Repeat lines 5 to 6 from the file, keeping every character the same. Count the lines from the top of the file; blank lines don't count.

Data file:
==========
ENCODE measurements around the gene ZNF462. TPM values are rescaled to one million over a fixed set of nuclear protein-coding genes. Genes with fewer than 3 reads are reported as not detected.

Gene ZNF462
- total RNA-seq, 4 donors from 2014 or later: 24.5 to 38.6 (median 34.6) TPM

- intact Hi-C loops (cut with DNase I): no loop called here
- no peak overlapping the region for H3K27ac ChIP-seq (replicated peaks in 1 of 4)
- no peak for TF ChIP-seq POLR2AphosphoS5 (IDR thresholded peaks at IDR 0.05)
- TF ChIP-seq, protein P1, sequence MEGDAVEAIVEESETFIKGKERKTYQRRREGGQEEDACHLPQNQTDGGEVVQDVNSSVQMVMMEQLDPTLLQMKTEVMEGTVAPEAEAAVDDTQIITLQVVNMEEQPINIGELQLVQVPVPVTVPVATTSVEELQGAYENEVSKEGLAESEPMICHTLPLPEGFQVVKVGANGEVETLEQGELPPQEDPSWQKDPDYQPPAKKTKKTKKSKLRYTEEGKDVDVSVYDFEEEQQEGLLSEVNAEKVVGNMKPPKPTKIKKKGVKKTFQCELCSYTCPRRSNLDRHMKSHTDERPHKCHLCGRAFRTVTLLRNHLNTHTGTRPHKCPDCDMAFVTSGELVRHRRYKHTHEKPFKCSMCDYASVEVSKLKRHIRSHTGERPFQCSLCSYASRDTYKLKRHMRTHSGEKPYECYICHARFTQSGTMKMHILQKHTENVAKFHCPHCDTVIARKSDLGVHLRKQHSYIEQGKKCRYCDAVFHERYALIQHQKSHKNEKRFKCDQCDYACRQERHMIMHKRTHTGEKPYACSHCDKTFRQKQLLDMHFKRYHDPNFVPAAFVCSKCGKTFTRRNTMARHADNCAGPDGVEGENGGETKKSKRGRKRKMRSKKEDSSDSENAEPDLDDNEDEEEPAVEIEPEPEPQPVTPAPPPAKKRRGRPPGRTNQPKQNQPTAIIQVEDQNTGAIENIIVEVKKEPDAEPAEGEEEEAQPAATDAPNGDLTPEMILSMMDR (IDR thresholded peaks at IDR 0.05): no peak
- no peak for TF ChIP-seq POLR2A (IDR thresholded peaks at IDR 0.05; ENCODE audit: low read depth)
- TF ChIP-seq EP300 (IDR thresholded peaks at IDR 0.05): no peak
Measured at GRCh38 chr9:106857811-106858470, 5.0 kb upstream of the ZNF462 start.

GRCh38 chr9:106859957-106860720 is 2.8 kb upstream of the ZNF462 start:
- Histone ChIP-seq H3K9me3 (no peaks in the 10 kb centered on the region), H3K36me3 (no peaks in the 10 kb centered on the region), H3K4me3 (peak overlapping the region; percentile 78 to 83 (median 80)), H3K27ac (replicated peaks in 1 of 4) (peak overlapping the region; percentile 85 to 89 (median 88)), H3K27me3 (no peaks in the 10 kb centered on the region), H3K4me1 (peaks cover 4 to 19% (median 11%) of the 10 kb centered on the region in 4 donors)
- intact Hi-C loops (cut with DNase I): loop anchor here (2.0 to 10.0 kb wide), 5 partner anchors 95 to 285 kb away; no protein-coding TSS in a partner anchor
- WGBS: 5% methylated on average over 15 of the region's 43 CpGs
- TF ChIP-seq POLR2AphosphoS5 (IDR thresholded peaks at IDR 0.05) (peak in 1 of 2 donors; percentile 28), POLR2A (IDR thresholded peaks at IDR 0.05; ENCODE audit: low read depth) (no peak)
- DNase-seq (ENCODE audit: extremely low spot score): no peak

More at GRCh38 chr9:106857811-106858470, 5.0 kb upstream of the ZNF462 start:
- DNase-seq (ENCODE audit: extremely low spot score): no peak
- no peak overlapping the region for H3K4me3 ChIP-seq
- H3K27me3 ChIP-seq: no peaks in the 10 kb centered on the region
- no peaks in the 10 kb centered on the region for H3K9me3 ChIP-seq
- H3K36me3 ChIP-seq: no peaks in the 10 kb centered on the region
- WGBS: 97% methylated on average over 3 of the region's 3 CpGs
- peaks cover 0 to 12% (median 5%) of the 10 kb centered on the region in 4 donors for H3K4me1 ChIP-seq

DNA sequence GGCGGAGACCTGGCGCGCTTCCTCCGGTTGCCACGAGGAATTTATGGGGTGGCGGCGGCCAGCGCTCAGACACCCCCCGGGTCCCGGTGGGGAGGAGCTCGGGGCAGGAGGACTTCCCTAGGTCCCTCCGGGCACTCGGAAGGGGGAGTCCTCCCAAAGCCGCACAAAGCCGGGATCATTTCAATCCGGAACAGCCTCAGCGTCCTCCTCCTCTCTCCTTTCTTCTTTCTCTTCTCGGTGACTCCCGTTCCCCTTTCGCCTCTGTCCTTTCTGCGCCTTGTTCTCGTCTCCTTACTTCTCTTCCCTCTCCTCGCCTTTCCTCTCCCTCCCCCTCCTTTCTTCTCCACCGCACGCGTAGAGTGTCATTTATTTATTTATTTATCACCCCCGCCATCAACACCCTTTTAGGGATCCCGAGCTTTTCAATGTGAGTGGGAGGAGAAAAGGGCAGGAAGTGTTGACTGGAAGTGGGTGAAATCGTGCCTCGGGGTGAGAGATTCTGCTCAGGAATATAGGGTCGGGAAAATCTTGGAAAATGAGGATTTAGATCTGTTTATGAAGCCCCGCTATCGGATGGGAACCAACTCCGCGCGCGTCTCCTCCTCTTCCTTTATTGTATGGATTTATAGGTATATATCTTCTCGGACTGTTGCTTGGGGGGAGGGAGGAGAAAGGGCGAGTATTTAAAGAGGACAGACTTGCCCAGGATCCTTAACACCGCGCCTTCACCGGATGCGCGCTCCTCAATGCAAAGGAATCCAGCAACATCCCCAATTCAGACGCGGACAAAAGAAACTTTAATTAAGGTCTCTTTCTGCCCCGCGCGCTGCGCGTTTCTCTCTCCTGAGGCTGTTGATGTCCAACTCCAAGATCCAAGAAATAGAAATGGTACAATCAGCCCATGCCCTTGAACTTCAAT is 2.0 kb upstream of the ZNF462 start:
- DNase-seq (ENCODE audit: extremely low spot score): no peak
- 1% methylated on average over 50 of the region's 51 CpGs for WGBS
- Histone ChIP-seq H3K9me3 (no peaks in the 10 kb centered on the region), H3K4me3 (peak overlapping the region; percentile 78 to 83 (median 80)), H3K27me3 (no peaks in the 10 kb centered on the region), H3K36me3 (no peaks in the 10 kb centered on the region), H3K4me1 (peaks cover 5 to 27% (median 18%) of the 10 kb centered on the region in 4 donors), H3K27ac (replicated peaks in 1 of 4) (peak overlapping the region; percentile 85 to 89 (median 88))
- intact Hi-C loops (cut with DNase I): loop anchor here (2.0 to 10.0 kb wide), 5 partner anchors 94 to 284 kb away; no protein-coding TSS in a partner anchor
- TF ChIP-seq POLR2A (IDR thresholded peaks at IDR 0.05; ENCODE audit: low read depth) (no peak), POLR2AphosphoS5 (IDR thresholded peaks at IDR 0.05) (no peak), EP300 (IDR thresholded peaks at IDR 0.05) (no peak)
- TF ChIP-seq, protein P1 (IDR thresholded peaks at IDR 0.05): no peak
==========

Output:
- no peak overlapping the region for H3K27ac ChIP-seq (replicated peaks in 1 of 4)
- no peak for TF ChIP-seq POLR2AphosphoS5 (IDR thresholded peaks at IDR 0.05)